Juba prisons officers attend capacity building training

Thirty officers from the Juba Central Prisons are attending a capacity building training in Juba this week. The exercise ends on Friday today. 

The workshop brought together 18 males and 12 are female officers. 

The training being conducted by the Justice and Human Rights Observatory (JAHRO) is focusing on equipping the officers with skills on how to calculate sentences for inmates, admission and release of inmates in the country.

This is the third training for the prison service by JAHRO. The first exercise was conducted in Wau, followed by Torit.

Speaking to journalists during the event, Major General Baak Anyar, Director General for Juba Central Prisons says the training will enable prisons officers to effectively discharge their duties.

“The purpose of this training is to help prisons officers to understand the human rights law and rights of the inmates. Secondly, the training also targets to raise the level of understanding of our prisons officers and our soldiers. This is the target of the training.” He said.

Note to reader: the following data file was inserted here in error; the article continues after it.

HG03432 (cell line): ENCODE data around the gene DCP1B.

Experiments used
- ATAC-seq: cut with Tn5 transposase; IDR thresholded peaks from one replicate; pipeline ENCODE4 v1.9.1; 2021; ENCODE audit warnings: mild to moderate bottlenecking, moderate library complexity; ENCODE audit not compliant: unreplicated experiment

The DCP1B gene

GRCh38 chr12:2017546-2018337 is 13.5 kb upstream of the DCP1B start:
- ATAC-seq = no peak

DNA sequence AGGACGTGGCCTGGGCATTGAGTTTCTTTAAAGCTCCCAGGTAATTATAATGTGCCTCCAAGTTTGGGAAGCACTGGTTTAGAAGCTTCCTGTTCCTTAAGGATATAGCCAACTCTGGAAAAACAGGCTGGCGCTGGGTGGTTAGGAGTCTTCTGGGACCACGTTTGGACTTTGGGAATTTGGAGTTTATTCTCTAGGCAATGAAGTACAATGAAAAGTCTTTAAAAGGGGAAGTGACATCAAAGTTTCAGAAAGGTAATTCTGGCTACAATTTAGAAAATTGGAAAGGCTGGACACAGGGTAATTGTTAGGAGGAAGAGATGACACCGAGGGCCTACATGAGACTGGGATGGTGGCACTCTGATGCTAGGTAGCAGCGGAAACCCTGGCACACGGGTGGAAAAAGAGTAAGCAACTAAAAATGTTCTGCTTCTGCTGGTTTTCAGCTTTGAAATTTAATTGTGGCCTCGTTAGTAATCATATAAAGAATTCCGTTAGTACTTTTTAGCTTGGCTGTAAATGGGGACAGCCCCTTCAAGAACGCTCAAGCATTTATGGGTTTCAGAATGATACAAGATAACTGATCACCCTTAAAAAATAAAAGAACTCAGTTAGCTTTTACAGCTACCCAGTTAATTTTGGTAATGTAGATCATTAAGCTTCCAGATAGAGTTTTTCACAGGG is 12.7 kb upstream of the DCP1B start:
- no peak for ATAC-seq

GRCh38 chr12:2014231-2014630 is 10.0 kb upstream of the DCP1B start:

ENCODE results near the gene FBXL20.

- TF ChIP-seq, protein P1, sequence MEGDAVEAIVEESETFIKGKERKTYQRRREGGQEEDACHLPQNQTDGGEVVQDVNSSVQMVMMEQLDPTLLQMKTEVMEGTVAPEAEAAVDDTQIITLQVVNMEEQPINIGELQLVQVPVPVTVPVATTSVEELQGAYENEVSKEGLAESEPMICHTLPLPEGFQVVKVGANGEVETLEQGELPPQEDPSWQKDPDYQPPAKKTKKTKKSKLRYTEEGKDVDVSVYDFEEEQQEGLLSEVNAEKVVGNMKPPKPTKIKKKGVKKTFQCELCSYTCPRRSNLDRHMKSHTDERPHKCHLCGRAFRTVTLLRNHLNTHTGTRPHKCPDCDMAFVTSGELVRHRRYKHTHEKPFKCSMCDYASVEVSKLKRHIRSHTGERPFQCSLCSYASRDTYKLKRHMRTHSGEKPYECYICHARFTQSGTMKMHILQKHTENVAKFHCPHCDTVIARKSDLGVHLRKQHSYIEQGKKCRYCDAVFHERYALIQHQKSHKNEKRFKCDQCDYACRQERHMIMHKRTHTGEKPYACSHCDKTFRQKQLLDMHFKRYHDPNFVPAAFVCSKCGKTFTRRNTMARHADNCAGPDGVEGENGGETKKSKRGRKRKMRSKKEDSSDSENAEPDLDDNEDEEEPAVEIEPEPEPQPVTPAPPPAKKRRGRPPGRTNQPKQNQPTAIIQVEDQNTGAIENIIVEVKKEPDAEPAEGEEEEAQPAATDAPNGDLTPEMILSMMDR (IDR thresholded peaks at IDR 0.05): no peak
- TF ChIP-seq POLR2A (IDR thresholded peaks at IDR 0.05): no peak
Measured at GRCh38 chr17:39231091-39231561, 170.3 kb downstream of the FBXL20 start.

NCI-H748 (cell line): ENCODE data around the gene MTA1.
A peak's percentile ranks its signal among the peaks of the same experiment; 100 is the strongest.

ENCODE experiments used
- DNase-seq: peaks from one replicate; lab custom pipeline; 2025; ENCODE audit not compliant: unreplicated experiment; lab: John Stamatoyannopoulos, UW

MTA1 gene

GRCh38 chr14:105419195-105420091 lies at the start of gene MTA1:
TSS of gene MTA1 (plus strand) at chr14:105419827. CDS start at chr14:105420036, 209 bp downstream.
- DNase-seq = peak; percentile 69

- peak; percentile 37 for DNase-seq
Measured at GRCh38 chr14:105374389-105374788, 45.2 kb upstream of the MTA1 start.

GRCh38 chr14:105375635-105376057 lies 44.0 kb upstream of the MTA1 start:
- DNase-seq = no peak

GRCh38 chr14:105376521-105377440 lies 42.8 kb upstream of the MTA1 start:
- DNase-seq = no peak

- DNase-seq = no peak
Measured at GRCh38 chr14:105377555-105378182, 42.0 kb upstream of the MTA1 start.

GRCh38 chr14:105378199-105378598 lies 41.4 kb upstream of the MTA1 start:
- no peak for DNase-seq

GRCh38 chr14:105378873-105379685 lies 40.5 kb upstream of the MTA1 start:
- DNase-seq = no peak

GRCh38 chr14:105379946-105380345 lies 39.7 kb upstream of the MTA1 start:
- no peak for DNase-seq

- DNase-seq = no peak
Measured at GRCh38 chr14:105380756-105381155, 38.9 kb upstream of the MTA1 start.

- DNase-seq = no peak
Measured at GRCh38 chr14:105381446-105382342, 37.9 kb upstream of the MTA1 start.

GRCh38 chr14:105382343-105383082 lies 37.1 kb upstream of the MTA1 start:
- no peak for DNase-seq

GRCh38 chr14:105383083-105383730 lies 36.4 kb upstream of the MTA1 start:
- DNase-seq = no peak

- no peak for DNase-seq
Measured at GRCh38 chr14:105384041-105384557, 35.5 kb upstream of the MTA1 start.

Godfrey Victor Bulla, the Executive Director for the Justice and Human Rights Observatory, (JAHRO) says the training is meant to equip the prisons officers with enough skills to manage the inmates.

“In the training, we are taking them through all the processes of admission of an inmate, calculation of sentences, release of an inmate, all the rights of an inmate including the international treaties that recognize the rights of people that are under detention.” He asserted.

Rebecca Ayaa, an officer from the Juba Central Prisons who participated in the human rights training says the training will help them with the skills needed for managing the prisoners.

“This training will help us with the knowledge of managing the inmates in the prisons. Now we will be able to look at the welfare of the inmates.” She said,

The Human Rights lawyers say most prisons officers in South Sudan do not know how to calculate sentences, process for admitting inmates, and the process of releasing them. In addition, most inmates in South Sudan have over stayed in the prisons without any charges.

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